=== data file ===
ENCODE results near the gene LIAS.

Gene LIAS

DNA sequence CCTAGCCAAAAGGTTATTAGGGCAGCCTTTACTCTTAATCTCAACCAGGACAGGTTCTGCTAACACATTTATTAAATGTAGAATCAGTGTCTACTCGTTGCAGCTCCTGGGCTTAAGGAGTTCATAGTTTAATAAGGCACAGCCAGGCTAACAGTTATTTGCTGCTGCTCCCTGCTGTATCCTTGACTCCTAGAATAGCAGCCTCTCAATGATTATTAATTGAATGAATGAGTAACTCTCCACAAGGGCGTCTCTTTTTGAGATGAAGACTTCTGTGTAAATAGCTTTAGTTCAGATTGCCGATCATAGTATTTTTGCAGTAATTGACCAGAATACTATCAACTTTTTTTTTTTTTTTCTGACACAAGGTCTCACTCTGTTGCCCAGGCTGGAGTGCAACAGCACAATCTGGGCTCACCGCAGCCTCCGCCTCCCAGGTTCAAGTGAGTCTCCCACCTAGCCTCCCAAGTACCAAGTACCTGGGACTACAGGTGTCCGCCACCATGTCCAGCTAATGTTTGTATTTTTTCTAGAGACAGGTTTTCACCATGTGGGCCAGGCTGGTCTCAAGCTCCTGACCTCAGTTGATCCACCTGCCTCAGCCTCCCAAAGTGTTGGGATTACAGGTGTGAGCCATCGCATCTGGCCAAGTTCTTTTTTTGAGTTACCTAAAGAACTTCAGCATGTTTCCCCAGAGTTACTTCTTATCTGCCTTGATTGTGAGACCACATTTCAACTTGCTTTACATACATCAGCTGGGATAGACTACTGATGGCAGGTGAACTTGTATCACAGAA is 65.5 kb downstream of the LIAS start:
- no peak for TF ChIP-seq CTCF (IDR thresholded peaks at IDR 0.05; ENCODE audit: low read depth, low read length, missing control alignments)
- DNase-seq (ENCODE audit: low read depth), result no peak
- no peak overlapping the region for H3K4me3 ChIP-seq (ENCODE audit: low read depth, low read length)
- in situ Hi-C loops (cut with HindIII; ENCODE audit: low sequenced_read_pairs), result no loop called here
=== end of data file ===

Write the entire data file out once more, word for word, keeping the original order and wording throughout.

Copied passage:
ENCODE results near the gene LIAS.

Gene LIAS

DNA sequence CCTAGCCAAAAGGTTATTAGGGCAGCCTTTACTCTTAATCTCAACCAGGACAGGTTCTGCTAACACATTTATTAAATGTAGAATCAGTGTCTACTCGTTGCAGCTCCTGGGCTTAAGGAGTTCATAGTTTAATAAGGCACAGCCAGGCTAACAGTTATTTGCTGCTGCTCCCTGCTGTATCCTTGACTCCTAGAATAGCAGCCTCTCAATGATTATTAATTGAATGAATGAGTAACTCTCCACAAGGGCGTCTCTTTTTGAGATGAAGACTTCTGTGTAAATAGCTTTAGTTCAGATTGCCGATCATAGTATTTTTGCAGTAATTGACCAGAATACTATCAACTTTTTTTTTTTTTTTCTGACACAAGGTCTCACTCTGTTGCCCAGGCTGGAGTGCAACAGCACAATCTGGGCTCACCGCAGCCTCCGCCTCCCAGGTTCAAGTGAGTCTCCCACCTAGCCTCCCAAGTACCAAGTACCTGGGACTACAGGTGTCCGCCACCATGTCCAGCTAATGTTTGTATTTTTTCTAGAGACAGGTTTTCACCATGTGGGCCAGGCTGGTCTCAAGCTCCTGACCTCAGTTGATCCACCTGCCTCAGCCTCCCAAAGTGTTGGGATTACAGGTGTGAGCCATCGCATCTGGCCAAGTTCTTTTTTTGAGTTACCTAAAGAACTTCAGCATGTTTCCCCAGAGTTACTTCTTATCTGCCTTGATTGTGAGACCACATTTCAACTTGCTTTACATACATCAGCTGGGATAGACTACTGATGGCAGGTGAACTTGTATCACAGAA is 65.5 kb downstream of the LIAS start:
- no peak for TF ChIP-seq CTCF (IDR thresholded peaks at IDR 0.05; ENCODE audit: low read depth, low read length, missing control alignments)
- DNase-seq (ENCODE audit: low read depth), result no peak
- no peak overlapping the region for H3K4me3 ChIP-seq (ENCODE audit: low read depth, low read length)
- in situ Hi-C loops (cut with HindIII; ENCODE audit: low sequenced_read_pairs), result no loop called here